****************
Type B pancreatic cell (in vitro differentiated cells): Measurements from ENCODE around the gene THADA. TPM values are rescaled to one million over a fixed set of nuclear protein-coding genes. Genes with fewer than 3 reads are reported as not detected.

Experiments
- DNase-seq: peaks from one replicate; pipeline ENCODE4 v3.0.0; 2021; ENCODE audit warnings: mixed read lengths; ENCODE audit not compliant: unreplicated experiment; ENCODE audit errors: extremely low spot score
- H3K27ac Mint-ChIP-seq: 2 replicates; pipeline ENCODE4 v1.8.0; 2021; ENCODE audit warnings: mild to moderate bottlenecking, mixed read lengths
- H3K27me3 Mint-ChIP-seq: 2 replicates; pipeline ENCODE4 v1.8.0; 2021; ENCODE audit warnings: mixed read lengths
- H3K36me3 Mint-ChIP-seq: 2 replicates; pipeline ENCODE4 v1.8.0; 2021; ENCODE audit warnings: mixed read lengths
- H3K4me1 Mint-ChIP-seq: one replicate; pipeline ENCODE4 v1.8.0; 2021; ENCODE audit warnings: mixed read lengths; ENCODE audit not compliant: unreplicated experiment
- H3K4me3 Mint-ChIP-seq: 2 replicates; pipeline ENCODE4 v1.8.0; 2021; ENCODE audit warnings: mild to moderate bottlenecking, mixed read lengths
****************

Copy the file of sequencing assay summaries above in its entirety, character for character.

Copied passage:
Type B pancreatic cell (in vitro differentiated cells): Measurements from ENCODE around the gene THADA. TPM values are rescaled to one million over a fixed set of nuclear protein-coding genes. Genes with fewer than 3 reads are reported as not detected.

Experiments
- DNase-seq: peaks from one replicate; pipeline ENCODE4 v3.0.0; 2021; ENCODE audit warnings: mixed read lengths; ENCODE audit not compliant: unreplicated experiment; ENCODE audit errors: extremely low spot score
- H3K27ac Mint-ChIP-seq: 2 replicates; pipeline ENCODE4 v1.8.0; 2021; ENCODE audit warnings: mild to moderate bottlenecking, mixed read lengths
- H3K27me3 Mint-ChIP-seq: 2 replicates; pipeline ENCODE4 v1.8.0; 2021; ENCODE audit warnings: mixed read lengths
- H3K36me3 Mint-ChIP-seq: 2 replicates; pipeline ENCODE4 v1.8.0; 2021; ENCODE audit warnings: mixed read lengths
- H3K4me1 Mint-ChIP-seq: one replicate; pipeline ENCODE4 v1.8.0; 2021; ENCODE audit warnings: mixed read lengths; ENCODE audit not compliant: unreplicated experiment
- H3K4me3 Mint-ChIP-seq: 2 replicates; pipeline ENCODE4 v1.8.0; 2021; ENCODE audit warnings: mild to moderate bottlenecking, mixed read lengths